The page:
Doctoral Research & Replication Process
Art Replicas – Understanding the Art Through its Copy
What is the difference between copy and replica; how do we define them? Can a replica hold qualities such as beauty and age value or do those attributes belong only to the original artwork? Which instance stands behind the production; who are those who produce authorized art replicas and who produces the forgeries?
Art replication emerges as a discipline which imposes further inquiry. This research will encompass historical, cultural and social understanding in production and usage of art replicas contained by cultural heritage. Objects and challenges of the research are conducted within multidisciplinary relations of theoretical and certified replicating practices. Theoretical study in my research is enclosed by practical aspect by which creating authorized art replica will provide new perspective towards affiliation between the original artwork and its double, serving as a foundation for defying values and roles of an art replica. Due to my previous education and artistic experience I have received full permission for creating the replica of eminent Finnish painting “Duke Karl Insulting the Corpse of Claus Fleming” (1878) by Albert Edelfelt that is exhibited in Turku Castle where replication takes place in situ since October 2011.
Study of replica will give suggestive model for ethical and copyright standards including the issues of risk-management in art replication process. Discoveries and results aim to evoke new approaches in maintenance of cultural heritage by introducing the present view and usage of art replication as envisage for further development.
Albert Edelfelt, “Duke Karl Insulting the Corpse of Klaus Fleming”, 1878. Oil on canvas. Ateneum Museum, Finnish National Gallery, Photography archive. Photo by Hannu Aaltonen.
Art replication project is approved by National Gallery of Finland, the owner of the original work, and Turku Castle where replication takes place in-situ. The reason for choosing this particular work for replication is based on its essential role in building Finnish society and cultural heritage. Moreover vital place this work holds in the creation of Fennomen movement and the epoch of Finnish Golden Era in art and society. Due to its values and role in building of the national identity and with an agreement by my supervisors, I have decided to make time-reverse replica which will represent the work in its state during the first public appearance at Paris Salon in 1878.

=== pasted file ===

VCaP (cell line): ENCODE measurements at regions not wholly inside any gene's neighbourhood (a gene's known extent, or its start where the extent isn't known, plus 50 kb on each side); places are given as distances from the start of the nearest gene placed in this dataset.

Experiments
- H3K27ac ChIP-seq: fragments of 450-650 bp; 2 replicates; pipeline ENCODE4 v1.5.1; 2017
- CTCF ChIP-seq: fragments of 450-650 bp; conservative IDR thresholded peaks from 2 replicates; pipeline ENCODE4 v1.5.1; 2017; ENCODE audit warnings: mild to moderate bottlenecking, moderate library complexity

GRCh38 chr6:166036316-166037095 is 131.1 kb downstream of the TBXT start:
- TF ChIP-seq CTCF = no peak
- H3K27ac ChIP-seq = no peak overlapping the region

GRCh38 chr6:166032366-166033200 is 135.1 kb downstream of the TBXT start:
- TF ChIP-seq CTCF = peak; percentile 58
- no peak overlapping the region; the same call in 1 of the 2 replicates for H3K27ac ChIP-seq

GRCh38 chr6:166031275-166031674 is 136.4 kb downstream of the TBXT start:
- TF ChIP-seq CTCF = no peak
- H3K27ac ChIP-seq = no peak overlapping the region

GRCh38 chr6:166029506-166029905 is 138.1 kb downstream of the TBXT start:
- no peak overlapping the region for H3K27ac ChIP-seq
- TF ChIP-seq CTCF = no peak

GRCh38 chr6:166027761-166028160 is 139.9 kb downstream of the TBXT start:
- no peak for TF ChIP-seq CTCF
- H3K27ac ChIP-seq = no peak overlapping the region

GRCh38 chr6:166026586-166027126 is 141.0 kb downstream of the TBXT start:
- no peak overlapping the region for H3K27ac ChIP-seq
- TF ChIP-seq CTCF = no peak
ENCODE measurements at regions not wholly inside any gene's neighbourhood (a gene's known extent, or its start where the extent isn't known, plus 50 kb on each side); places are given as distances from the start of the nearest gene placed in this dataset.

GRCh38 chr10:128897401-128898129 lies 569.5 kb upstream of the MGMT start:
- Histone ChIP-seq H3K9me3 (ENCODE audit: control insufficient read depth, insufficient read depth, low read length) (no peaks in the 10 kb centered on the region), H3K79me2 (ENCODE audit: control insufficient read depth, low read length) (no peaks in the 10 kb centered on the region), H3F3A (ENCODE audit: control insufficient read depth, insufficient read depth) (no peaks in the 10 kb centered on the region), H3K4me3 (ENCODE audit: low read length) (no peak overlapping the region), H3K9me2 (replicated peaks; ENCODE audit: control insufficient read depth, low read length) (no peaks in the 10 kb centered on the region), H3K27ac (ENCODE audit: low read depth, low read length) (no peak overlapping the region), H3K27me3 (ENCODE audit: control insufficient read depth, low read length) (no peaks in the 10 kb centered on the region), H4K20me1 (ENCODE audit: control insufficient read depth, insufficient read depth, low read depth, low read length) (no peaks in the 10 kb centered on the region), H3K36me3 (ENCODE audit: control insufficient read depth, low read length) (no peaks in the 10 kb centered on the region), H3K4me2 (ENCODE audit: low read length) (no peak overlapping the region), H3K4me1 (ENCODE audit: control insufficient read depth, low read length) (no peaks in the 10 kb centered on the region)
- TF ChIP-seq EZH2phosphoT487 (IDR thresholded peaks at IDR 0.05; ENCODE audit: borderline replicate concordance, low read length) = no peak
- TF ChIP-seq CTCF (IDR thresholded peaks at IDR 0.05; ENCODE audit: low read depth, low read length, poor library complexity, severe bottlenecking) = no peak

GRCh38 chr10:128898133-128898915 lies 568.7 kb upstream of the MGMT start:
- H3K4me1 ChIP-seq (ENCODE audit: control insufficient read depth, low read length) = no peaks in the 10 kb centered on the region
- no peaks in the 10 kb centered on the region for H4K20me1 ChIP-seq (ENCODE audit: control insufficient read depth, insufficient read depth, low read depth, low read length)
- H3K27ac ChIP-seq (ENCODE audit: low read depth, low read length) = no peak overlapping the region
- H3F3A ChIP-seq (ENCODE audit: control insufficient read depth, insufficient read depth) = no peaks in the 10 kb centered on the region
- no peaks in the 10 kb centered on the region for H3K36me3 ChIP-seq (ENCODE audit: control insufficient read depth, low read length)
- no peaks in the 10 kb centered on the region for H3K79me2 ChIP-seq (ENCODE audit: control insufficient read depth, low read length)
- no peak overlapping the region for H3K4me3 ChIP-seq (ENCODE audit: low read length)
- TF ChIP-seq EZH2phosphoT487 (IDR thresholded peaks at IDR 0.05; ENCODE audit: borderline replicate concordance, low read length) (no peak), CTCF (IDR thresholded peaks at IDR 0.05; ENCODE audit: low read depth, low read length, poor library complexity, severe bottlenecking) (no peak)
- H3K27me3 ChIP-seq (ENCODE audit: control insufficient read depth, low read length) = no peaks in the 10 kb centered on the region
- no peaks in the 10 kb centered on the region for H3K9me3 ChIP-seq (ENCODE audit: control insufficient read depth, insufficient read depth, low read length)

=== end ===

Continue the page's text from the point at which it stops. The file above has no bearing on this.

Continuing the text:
Replication organized by museum or other cultural establishment starts with many forms of preparations and studies of the artist’s manner along with technical analyses of the original work. My study was concentrated on the records and visual revision of the original. The copyright laws and questions of authenticity by the museum require that the size of copies and replicas need to be different from the original. Often replicas are made in smaller dimension due to the final purposes and function of made replica, e.g. replica as a substitute of the original for international exhibition. In our project replica is primed bigger. The size of the original painting is 157 x 202 cm while our replica is 160 x 210 cm fundamentally with intend to keep the scene and figures in their concrete range.
In preparation method of the stretcher, canvas and coating layers I have followed notations as the original work was made. I started with gathering authentic material regarding 19th century academic practice in Paris (France) to which this work belongs.
When the canvas was stretched and layers of coating were applied, the next step was to trace the image to the canvas. The projection of the image and outline-drawing was made at University of Turku (Art History Department) with high resolution imagery. Regarding the need for precision due to the visual differences between the painting and its photograph, the tracing was continued in Turku Castle next to the original work.
Selected images represent some of the stages of replication process.